But my job is to make sure you have the best possible experience in coming to the Arden, from the moment you walk in the door, and if you don’t, I try to fix that. With various seating configurations, I can’t guarantee you, as a subscriber, the same seats year after year. (Chances are, the seat you are sitting in for A Moon for the Misbegotten this week is not even going to be there next fall when you return to see Clybourne Park). Sometimes I can’t even tell you where you will be seating. I can’t send tickets to the last show of the season out with the first show. And, if you absolutely love your seats, I can’t guarantee you’ll get them next time.
Since working at the Arden and watching seats change along with stories and sets, I’ve come to love a good change in seating. I watched A Moon for the Misbegotten last night on the left side of the house and I can’t wait to see it again on the right, or in the center. There’s so much to take in from the play and our production from Grace’s facial expressions to the chemistry between her and Eric’s characters that I want to be able to see it from every angle and with the way the Arcadia is set up now (a bit different from Ghost-Writer in the beginning of the season), I want to take advantage of that.
“Most spaces aren’t as flexible as the Arcadia so configuration is a unique thing to have to deal with”, says Matt Pfeiffer, director of Moon. “Both (set designer) Matt Saunders and I wanted to bring the audience even closer to the action as the whole drive behind the production was to have great actors attack the script in an intimate setting.”
What’s the best thing about flex seating? There are no bad seats in the house. No, really. There are no bad seats in the house. That’s not just something an Arden box officer tells you when trying to sell you the last pair of seats in the house. But, at the Arden, we’re serious. There really are no bad seats in the house. When the director and the set designer choose the seating configuration for each show at the Arden, they have you in mind. We don’t price our tickets by where you’re sitting because we recognize every seat is worth the same price. And I’ll be honest with you (again), it’s sometimes tricky, especially with brand new configurations. During Café Puttanesca, we couldn’t sell a seat because we felt it wasn’t good enough for our audience. (A ticket holder would have been staring at a wall. And that time, there were no meat pies and the wall never moved.) So, sometimes we decide we can’t sell a seat because when you sit in it, you can’t see the action, sometimes even after the seat is sold. (Consider this an advance apology for when we call you and tell you we have to move your ticket to a better seat. Yes, we actually do that. No, it doesn’t happen often.)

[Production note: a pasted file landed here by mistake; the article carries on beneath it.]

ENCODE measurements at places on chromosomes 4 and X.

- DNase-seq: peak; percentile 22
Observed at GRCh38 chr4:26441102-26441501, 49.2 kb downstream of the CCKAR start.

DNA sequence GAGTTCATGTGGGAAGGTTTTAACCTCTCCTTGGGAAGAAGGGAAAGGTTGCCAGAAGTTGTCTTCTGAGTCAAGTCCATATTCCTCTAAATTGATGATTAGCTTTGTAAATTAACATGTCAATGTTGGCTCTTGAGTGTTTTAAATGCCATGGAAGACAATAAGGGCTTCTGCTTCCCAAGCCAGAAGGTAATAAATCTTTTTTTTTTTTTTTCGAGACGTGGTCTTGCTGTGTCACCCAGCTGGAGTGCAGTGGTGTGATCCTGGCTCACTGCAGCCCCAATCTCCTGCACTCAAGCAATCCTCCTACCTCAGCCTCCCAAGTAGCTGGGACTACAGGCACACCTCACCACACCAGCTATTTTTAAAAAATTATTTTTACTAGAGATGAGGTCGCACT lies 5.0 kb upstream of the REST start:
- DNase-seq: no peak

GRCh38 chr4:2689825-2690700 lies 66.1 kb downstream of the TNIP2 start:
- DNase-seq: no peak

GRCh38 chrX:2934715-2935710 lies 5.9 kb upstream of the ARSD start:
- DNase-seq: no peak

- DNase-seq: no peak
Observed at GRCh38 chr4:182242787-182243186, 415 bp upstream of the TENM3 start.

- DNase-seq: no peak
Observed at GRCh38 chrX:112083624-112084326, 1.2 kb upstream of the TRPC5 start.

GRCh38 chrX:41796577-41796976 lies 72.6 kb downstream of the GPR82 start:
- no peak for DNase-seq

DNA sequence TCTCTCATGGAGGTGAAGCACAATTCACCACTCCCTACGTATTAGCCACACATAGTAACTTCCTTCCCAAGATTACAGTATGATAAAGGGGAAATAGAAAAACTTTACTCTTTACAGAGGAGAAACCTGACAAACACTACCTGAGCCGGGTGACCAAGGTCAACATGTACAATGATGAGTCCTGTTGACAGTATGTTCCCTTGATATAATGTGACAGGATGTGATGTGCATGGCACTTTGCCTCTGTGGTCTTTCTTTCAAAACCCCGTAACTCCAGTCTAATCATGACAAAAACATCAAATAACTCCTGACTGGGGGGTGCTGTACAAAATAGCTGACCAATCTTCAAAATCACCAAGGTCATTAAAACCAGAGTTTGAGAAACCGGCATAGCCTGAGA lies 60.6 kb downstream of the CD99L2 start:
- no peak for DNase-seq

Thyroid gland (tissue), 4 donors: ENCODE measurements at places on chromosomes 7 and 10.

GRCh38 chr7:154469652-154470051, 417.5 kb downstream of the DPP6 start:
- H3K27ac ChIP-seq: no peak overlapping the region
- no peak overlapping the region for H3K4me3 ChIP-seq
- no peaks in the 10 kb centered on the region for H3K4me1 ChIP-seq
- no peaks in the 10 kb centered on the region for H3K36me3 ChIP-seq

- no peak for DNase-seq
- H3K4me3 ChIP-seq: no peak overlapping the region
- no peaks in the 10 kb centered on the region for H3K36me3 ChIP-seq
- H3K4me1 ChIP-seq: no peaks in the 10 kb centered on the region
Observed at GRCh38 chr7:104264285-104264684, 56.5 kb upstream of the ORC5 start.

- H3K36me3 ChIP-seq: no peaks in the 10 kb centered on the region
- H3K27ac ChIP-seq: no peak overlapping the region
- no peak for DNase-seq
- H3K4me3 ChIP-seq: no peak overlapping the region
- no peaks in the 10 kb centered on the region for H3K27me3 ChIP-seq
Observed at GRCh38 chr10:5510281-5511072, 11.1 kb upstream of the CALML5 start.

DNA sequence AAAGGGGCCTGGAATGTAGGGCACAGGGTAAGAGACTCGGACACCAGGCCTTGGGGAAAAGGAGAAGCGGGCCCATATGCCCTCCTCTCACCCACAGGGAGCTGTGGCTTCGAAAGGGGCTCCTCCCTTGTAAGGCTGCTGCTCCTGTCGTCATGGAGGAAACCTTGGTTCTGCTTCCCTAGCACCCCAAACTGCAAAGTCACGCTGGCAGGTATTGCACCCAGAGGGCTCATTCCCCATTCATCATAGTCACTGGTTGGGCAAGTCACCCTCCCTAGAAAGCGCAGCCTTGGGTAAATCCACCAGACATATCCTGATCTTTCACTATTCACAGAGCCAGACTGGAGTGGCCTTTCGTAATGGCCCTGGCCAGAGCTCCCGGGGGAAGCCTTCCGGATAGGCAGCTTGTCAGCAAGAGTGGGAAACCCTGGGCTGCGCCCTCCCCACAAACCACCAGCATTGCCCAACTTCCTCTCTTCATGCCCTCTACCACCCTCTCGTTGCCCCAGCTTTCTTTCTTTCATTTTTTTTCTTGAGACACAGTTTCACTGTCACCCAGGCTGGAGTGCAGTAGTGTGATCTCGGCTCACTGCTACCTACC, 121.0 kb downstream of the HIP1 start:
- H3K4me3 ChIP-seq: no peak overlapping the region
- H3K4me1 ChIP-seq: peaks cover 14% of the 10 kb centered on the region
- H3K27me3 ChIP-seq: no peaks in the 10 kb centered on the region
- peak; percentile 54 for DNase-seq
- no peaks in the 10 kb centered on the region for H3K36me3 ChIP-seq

I don’t think Ed will have a problem directing a comedy that’s not in proscenium. Comedies are often in proscenium because people like to laugh together and because a lot of that laughter comes from your reaction to an actor’s facial expressions. Our production of Superior Donuts is in a thrust configuration so not all the audience members will see an actor’s facial expressions at the same time I’ll be interested to hear about what you think of what we’ve done with the show, the space and how you feel about your seat when you come see the show.
By the way, if you, like me, enjoy art that makes us ask questions, we’re opening our 2011-2012 season with Bruce Norris’s comedy, Clybourne Park. I saw it at Playwrights Horizons last year and it was the best new play I’ve seen in years. It also tackles issues about class and community and I’ve never laughed so hard. I’m thrilled that the Arden is producing Clybourne Park next season. Purchase a Leap of Faith subscription and you’re guaranteed tickets. Just don’t ask me, at least not yet, where you’re sitting. I’ll let you know as soon as I find out.